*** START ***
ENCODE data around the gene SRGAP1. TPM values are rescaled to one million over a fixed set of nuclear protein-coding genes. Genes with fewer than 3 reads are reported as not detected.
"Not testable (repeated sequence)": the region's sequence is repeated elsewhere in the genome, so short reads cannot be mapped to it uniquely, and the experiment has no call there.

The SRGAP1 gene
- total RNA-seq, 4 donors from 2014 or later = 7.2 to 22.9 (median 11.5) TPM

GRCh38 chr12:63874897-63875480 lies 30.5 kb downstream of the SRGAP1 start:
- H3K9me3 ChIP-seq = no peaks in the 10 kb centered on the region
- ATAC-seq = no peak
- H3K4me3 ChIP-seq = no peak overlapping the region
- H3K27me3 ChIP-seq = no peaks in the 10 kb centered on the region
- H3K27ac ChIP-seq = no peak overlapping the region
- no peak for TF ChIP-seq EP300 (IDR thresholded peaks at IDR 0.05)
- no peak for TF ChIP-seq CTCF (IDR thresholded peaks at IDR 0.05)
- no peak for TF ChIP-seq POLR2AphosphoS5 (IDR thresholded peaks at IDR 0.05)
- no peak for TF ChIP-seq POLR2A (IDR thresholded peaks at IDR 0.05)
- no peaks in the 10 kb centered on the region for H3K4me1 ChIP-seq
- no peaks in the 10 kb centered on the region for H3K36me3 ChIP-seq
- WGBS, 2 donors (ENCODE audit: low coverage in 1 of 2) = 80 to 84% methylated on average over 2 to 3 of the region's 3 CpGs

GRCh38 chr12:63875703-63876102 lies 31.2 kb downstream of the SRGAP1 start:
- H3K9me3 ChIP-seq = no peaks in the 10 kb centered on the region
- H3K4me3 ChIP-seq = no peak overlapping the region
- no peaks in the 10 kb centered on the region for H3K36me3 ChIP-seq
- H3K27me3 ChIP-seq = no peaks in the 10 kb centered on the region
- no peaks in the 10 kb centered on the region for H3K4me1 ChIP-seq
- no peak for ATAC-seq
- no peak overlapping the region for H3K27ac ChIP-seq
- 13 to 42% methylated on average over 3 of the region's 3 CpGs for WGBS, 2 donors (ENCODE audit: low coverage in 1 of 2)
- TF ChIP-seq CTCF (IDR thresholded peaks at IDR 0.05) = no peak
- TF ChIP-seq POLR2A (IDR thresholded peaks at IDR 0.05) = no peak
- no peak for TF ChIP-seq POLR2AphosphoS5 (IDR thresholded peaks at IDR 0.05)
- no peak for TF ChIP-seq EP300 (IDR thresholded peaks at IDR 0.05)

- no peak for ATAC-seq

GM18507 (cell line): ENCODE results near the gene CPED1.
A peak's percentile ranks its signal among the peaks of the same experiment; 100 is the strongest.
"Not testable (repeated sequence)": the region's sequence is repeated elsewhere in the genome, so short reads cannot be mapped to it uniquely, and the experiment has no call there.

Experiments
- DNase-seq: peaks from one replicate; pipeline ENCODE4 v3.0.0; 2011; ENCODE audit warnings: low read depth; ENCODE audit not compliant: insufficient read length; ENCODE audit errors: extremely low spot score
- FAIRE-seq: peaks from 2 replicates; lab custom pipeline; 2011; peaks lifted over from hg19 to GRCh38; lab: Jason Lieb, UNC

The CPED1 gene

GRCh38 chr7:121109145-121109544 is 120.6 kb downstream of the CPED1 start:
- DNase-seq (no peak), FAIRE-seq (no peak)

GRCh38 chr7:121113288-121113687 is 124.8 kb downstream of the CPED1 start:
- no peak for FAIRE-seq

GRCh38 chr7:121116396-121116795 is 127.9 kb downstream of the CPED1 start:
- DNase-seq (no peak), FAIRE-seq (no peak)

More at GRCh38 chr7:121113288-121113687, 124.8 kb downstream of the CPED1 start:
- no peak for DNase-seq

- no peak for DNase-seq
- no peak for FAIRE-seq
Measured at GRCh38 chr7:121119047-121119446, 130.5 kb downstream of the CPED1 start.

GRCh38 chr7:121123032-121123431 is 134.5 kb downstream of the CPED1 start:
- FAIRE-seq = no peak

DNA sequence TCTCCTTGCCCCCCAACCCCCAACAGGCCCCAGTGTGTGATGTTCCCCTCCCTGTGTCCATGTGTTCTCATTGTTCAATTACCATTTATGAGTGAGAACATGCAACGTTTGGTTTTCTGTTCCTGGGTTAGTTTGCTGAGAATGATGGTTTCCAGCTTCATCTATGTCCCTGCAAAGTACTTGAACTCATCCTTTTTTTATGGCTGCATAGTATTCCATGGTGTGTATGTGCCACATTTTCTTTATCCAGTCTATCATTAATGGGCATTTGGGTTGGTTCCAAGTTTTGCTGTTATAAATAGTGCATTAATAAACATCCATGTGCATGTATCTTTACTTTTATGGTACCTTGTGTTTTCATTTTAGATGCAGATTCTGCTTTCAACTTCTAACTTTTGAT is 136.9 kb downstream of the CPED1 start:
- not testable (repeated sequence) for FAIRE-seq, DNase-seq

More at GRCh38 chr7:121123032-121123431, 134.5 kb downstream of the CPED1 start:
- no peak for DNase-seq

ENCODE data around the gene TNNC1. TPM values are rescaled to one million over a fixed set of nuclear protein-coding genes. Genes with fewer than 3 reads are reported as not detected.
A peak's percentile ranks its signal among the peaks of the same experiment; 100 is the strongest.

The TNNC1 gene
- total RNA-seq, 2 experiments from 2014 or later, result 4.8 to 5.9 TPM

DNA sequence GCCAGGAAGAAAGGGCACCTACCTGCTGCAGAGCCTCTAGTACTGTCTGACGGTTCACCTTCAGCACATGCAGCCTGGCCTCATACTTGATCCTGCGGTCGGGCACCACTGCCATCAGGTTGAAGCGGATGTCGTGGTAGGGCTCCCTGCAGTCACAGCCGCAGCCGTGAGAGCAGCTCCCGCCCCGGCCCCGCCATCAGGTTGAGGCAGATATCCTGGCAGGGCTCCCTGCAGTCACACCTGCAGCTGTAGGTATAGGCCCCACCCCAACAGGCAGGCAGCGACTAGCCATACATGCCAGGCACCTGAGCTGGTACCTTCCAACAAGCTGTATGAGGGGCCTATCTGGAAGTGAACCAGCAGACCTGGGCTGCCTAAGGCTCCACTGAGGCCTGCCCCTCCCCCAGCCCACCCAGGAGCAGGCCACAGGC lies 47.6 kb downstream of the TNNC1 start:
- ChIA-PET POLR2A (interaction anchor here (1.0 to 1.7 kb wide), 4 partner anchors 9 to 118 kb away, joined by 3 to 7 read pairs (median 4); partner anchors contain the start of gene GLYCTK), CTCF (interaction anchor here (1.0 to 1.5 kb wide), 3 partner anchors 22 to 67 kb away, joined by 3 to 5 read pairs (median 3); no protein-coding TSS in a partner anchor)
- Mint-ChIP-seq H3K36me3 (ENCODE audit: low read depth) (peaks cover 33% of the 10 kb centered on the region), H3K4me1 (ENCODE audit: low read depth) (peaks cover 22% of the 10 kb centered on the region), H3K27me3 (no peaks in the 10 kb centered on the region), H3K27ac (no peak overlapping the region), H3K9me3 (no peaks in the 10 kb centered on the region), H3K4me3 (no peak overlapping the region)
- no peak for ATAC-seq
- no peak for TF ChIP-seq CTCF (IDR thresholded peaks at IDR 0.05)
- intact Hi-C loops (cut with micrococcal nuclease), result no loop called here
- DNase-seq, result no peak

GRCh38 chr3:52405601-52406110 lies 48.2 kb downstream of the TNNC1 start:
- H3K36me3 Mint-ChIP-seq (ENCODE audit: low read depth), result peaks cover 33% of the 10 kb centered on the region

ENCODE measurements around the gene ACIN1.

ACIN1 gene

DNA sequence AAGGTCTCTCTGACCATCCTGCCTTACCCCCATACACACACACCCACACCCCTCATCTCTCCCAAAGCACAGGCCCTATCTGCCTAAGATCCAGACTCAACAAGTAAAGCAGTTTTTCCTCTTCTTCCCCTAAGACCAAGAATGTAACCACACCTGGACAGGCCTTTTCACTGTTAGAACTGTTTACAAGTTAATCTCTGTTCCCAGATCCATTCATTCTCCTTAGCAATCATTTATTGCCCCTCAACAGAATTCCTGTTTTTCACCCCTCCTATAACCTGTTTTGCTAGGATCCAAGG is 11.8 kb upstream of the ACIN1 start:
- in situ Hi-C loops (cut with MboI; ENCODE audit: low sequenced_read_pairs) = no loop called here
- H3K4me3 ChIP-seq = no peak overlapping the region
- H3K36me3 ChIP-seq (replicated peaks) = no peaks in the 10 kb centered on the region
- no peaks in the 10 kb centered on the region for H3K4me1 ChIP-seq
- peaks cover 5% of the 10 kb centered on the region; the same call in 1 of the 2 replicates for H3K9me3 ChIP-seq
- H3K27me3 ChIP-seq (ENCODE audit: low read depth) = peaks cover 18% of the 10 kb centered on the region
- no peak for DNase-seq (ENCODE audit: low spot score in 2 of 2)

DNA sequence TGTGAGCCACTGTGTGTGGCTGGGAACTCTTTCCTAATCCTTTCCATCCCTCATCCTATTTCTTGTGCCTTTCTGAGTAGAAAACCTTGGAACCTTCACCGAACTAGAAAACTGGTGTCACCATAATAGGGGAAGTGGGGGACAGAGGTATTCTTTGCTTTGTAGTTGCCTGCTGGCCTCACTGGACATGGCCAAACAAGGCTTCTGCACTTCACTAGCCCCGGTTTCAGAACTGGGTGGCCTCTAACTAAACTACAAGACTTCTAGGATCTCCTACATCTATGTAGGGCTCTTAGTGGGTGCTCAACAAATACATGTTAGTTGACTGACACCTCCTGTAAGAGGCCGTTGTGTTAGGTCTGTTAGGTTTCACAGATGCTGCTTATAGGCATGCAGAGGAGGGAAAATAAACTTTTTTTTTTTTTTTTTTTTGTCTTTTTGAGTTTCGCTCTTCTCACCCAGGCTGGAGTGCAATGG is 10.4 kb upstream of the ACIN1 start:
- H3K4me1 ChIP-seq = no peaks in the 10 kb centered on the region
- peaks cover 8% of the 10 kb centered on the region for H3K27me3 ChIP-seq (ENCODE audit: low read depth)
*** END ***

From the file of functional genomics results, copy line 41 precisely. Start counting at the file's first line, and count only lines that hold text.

GRCh38 chr7:121113288-121113687 is 124.8 kb downstream of the CPED1 start: